Tag Archives: short story

The Smallest Man in the World

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I too have benefited from the magic trick of shrinking art to hide imperfections.

I love anything that features human anomalies, giants and little people in particular. Here, the Smallest Man in the World is based on one of my very favorite actors, Peter Dinklage, but I made him shorter, fatter, clean shaven, and gave him a really bad haircut. The most beautiful woman in the bar, and her sister, are based on Salma Hayek, who is very beautiful. I wouldn’t know what it feels like. From time to time someone claims that I am very beautiful, but usually that means they’re trying to butter me up.

The character claims that she can’t hide being beautiful, and that if she didn’t put on perfect makeup and have her hair lovingly highlighted it would be like a tall man slouching, but I don’t know if I believe that. I know a lot of models and other people who are professionally beautiful, and they definitely express different levels of traditional beauty with and without their faces on. Not that they’re not pretty without makeup, but you couldn’t compare their unmade faces to someone trying to hide something. I think the narrator gets a lot out of being beautiful—the world certainly gets more easier to move though, for the most part, the more conventionally attractive you are—and does everything in her power to be the most beautiful person in the room, any room. Did you read Wonder by RJ Palacio? It’s a lot harder to be unconventionally unattractive. What about the part in I Heart Huckabees where Naomi Watts puts on the bonnet and instantly becomes unacceptably ugly to every man in the film?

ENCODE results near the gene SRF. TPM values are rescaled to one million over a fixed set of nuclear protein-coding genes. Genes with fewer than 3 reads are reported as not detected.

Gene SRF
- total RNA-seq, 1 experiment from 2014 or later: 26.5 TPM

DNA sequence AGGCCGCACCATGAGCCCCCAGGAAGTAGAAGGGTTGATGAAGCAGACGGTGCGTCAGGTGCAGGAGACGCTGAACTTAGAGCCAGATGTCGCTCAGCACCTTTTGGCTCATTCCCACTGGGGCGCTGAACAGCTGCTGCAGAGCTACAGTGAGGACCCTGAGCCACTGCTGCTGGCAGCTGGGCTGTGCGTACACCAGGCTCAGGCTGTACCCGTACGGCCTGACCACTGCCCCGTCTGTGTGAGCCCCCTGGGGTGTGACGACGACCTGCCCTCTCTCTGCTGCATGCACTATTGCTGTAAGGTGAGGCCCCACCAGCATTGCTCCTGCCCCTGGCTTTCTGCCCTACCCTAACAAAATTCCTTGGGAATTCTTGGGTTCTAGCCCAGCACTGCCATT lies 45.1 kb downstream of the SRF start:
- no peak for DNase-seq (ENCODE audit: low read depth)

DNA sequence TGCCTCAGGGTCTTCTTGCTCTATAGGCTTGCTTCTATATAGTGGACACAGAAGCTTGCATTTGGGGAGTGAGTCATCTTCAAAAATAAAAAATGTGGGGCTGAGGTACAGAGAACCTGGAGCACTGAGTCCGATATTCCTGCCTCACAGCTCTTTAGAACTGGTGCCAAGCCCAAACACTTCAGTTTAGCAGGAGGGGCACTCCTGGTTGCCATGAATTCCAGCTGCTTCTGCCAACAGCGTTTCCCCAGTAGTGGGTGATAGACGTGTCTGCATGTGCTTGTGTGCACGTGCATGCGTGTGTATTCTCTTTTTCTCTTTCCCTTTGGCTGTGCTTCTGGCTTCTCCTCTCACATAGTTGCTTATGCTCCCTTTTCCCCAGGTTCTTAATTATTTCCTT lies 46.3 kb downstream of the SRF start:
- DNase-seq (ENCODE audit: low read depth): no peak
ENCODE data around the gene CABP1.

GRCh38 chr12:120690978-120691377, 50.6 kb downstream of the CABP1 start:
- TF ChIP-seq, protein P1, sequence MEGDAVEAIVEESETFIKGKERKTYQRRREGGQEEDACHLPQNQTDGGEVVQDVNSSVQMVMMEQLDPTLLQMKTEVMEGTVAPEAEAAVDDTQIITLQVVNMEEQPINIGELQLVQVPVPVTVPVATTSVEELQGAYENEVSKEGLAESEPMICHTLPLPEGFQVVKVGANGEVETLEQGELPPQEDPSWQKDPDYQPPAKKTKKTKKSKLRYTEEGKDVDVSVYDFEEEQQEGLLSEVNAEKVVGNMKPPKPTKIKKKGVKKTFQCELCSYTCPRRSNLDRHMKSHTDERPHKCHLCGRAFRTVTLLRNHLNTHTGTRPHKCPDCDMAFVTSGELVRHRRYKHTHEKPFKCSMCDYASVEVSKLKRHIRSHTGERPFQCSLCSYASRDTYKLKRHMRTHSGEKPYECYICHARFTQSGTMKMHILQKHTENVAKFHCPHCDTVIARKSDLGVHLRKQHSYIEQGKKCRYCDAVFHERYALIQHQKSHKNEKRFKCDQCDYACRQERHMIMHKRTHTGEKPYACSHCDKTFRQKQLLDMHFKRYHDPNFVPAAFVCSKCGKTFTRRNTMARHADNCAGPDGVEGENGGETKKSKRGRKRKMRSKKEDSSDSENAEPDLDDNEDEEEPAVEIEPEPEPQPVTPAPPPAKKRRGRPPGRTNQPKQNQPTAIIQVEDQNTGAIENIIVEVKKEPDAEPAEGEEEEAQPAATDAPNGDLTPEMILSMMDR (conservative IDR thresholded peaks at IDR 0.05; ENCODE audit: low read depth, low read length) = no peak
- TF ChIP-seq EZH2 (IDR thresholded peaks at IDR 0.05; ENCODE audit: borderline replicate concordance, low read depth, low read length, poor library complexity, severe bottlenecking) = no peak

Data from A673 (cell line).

That part I can relate to, because I totally own a bonnet, which is very comfortable and keeps the sun out of my eyes, and all the men in my life who have ever seen me wear it have admitted that they think it’s ugly and would prefer that I didn’t wear it around them.

Woman always compliment the bonnet.

It’s a medium length piece, but it almost reads like a flash, being all one fast-moving scene, and really boiling down to the moment of connection between the alcoholic little person and the alcoholic pretty person. The little person is always going to be perceived as little. Even Peter Dinklage, as ruggedly handsome as his face is and as dynamic as his acting chops are (and even given his role as a giant dwarf in Thor: Ragnarok) still can’t escape his height. I’m pretty sure beauty is a lot more fleeting, and perhaps more artifice than the narrator wants to believe. She may carry it like a burden, but some part of it has to be self-imposed, right? She could be frumpy if she wanted to. I could show her how.

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Shifting Gears

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So, according to this story, raking leaves makes you have a baby.

Poor Tommy. He’s skinny, he has no life outside work, and the only woman he interacts with on a regular basis thinks he’s an idiot. His ex-wife found him selfish. Meanwhile, he still thinks they’re both great. He knows Sharon is mean and critical and he still thinks she’s great. I bet if we saw more of Tommy moving through the world we would see that, like Jim in “The Burn,” he thinks all women are interesting and magical. He would admire them all and never figure out what he was doing wrong in regard to relationships.